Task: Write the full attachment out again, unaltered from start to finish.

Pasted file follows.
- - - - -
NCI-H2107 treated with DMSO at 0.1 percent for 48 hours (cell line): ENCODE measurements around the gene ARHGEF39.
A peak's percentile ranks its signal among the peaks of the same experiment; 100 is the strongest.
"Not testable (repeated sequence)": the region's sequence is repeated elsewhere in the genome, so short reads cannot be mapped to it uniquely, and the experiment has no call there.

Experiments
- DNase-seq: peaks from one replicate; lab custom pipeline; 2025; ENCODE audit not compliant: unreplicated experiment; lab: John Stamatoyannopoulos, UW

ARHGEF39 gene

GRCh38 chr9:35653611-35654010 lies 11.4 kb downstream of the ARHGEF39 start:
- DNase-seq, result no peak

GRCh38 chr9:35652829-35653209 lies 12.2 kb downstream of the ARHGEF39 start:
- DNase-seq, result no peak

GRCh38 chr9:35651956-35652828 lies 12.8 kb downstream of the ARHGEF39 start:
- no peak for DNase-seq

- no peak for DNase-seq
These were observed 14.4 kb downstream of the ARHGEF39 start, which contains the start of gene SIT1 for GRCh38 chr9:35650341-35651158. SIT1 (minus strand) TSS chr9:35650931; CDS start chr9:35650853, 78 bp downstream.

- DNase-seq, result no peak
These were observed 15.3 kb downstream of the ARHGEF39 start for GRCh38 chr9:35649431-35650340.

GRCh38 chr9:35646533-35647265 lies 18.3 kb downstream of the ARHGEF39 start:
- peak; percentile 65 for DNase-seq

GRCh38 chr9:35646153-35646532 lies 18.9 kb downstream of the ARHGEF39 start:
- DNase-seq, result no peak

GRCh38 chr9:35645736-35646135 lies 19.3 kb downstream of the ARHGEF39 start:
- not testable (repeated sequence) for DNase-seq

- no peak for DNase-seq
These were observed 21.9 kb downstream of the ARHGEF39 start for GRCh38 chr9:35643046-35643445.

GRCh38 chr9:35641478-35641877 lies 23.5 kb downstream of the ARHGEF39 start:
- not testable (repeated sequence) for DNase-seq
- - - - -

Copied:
NCI-H2107 treated with DMSO at 0.1 percent for 48 hours (cell line): ENCODE measurements around the gene ARHGEF39.
A peak's percentile ranks its signal among the peaks of the same experiment; 100 is the strongest.
"Not testable (repeated sequence)": the region's sequence is repeated elsewhere in the genome, so short reads cannot be mapped to it uniquely, and the experiment has no call there.

Experiments
- DNase-seq: peaks from one replicate; lab custom pipeline; 2025; ENCODE audit not compliant: unreplicated experiment; lab: John Stamatoyannopoulos, UW

ARHGEF39 gene

GRCh38 chr9:35653611-35654010 lies 11.4 kb downstream of the ARHGEF39 start:
- DNase-seq, result no peak

GRCh38 chr9:35652829-35653209 lies 12.2 kb downstream of the ARHGEF39 start:
- DNase-seq, result no peak

GRCh38 chr9:35651956-35652828 lies 12.8 kb downstream of the ARHGEF39 start:
- no peak for DNase-seq

- no peak for DNase-seq
These were observed 14.4 kb downstream of the ARHGEF39 start, which contains the start of gene SIT1 for GRCh38 chr9:35650341-35651158. SIT1 (minus strand) TSS chr9:35650931; CDS start chr9:35650853, 78 bp downstream.

- DNase-seq, result no peak
These were observed 15.3 kb downstream of the ARHGEF39 start for GRCh38 chr9:35649431-35650340.

GRCh38 chr9:35646533-35647265 lies 18.3 kb downstream of the ARHGEF39 start:
- peak; percentile 65 for DNase-seq

GRCh38 chr9:35646153-35646532 lies 18.9 kb downstream of the ARHGEF39 start:
- DNase-seq, result no peak

GRCh38 chr9:35645736-35646135 lies 19.3 kb downstream of the ARHGEF39 start:
- not testable (repeated sequence) for DNase-seq

- no peak for DNase-seq
These were observed 21.9 kb downstream of the ARHGEF39 start for GRCh38 chr9:35643046-35643445.

GRCh38 chr9:35641478-35641877 lies 23.5 kb downstream of the ARHGEF39 start:
- not testable (repeated sequence) for DNase-seq